Cultural Considerations in Diabetes Management Please read through the following information and click Continue.
ACPE Universal Program Number: 0207-0000-16-011-H01-P; 0207-0000-16-011-H01-T Release Date: November 1, 2016 Expiration Date: November 1, 2019 Activity Type: Knowledge-based
Statement of Need Cultural diversity in the U.S. is growing. As members of the health care team, pharmacists have the responsibility to care for individuals with different cultural backgrounds. Pharmacists can closely monitor patients, manage medication therapy and adverse effects, prevent drug interactions, and provide counseling on new and current medications. And this approach certainly applies to diabetes management. To provide optimal care, pharmacists must demonstrate cultural sensitivity toward a diverse patient population. A culturally sensitive pharmacist will deliver health information based on the patients’ ethnic and cultural norms as they take in consideration their values and social beliefs. A patient-centered approach is achieved when the pharmacist is able to overcome social and linguistic barriers.
Pharmacists Learning Objectives Upon successful completion of this activity, pharmacists should be better able to:
Pharmacy Technicians Learning Objectives Upon successful completion of this activity, pharmacy technicians should be better able to:
Any medications or treatment methods suggested in this activity should not be used by the practitioner without evaluation of their patient's condition(s) and possible contraindication(s) or danger(s) of use of any specific medication. This article contains a discussion of off-label uses that will be identified as such by the author.
Target Audience The target audience for this activity is Pharmacists and Pharmacy Technicians.
Instructions for Participation To receive a certificate of completion that indicates your eligibility for continuing education credit, you must:
Your statement of credit will be issued immediately upon successful completion of the post-test and submission of the evaluation.
Fee There is no fee for this activity.
Faculty Isrra Alibeji, is a 2017 PharmD candidate at the Duquesne University Mylan School of Pharmacy. She received her Bachelor of Science in biology and a master's in secondary education. She has completed the APhA certificate training program in Pharmacist-Patient-Centered Diabetes Care.
Autumn Stewart, PharmD, BCACP, CTTS, is a 2004 graduate of the Duquesne University, Mylan School of Pharmacy. She completed a community practice pharmacy residency and has since worked in a variety of settings as a clinical pharmacist, including end-of-life care and a free health care center for the medically underserved. In 2008, she became a full-time clinical faculty member in the Duquesne University, Mylan School of Pharmacy and in this role has developed clinical pharmacy services at the Heritage Valley Family Medicine Center.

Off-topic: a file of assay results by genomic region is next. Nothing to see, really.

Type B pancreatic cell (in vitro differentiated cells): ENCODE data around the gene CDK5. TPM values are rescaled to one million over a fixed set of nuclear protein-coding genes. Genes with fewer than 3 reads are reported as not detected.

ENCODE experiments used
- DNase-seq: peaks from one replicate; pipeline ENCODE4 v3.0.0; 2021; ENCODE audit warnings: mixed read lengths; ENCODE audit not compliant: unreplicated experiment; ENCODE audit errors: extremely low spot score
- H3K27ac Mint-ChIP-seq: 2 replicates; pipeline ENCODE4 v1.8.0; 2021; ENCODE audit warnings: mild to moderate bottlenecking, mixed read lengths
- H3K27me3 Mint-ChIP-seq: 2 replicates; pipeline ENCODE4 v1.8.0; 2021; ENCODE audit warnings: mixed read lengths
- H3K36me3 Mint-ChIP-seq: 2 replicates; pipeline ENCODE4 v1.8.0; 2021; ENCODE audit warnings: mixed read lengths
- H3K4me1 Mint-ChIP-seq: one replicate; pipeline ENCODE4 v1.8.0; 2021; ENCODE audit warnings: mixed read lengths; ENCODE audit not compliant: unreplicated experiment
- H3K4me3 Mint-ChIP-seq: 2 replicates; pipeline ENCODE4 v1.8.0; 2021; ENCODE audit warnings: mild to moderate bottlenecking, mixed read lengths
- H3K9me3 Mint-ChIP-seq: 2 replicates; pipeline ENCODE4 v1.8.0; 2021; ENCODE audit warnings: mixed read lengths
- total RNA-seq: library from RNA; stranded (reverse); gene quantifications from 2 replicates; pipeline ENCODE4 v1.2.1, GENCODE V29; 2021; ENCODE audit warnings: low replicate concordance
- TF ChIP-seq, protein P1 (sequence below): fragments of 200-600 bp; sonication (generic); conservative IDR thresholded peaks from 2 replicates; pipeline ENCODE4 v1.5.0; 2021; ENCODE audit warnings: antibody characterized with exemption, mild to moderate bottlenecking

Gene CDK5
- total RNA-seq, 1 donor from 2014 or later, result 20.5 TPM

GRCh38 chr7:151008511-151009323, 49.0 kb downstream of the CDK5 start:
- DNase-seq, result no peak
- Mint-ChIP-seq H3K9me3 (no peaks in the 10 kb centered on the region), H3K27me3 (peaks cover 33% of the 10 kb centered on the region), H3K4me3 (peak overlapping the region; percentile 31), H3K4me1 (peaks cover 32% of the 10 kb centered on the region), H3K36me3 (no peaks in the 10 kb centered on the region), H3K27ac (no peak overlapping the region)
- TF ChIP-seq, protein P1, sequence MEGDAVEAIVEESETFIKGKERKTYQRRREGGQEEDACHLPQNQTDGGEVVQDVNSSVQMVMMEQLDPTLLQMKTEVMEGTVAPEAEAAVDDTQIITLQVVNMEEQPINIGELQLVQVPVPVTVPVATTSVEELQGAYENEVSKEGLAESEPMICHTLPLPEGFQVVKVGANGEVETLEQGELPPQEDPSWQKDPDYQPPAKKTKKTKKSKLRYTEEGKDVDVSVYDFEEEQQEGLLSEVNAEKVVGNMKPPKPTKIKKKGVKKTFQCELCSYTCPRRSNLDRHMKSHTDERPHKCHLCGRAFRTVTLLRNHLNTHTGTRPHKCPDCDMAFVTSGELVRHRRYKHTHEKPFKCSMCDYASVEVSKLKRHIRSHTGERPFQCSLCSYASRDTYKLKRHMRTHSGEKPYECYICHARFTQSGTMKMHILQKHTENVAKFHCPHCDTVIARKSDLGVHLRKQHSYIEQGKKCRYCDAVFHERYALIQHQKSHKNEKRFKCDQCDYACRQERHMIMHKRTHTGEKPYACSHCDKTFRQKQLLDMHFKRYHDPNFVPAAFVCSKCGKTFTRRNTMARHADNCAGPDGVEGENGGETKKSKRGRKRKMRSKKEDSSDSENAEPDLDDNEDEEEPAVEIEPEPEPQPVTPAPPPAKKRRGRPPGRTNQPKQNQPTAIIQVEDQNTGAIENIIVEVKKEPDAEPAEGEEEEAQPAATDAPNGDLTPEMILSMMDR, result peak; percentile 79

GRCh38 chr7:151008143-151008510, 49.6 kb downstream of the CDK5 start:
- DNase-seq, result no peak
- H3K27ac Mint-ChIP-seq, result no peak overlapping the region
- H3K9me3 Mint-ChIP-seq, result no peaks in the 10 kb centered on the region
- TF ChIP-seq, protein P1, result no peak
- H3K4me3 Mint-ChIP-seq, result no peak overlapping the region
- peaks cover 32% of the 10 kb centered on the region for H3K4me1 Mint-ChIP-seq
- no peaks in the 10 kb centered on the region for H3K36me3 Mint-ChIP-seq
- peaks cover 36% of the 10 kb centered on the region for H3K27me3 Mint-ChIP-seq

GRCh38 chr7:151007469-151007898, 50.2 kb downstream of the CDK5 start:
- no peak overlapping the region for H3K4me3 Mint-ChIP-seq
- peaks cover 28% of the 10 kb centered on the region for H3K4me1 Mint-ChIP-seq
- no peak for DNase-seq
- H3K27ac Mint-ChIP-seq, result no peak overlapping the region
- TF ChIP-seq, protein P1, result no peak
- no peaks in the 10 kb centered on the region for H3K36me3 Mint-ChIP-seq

Disclosure Declaration It is the policy of the National Community Pharmacists Association (NCPA) to ensure independence, balance, objectivity, scientific rigor, and integrity in all of their continuing education activities.
The authors, sponsor, and publisher of this continuing education activity have made all reasonable efforts to ensure that information contained herein is accurate in accordance with the latest available scientific knowledge at the time of accreditation of this continuing education program. Information regarding drugs (e.g., their administration, dosages, contraindications, adverse reactions, interactions, special warnings, precautions) and drug delivery systems are subject to change, however, and the reader is advised to check the manufacturer's package insert for information concerning recommended dosage and potential problems or cautions prior to dispensing or administering the drug or using the drug delivery systems.
Approval of credit for this continuing education activity does not imply endorsement by NCPA of any product or manufacturer identified.
Any medications or treatment methods suggested in this CE activity should not be used by the practitioner without evaluation of their patient's condition(s) and possible contraindication(s) or danger(s) of use of any specific medication.
MAC Safari (Latest Version) Firefox (Latest Version) *Adobe Acrobat Reader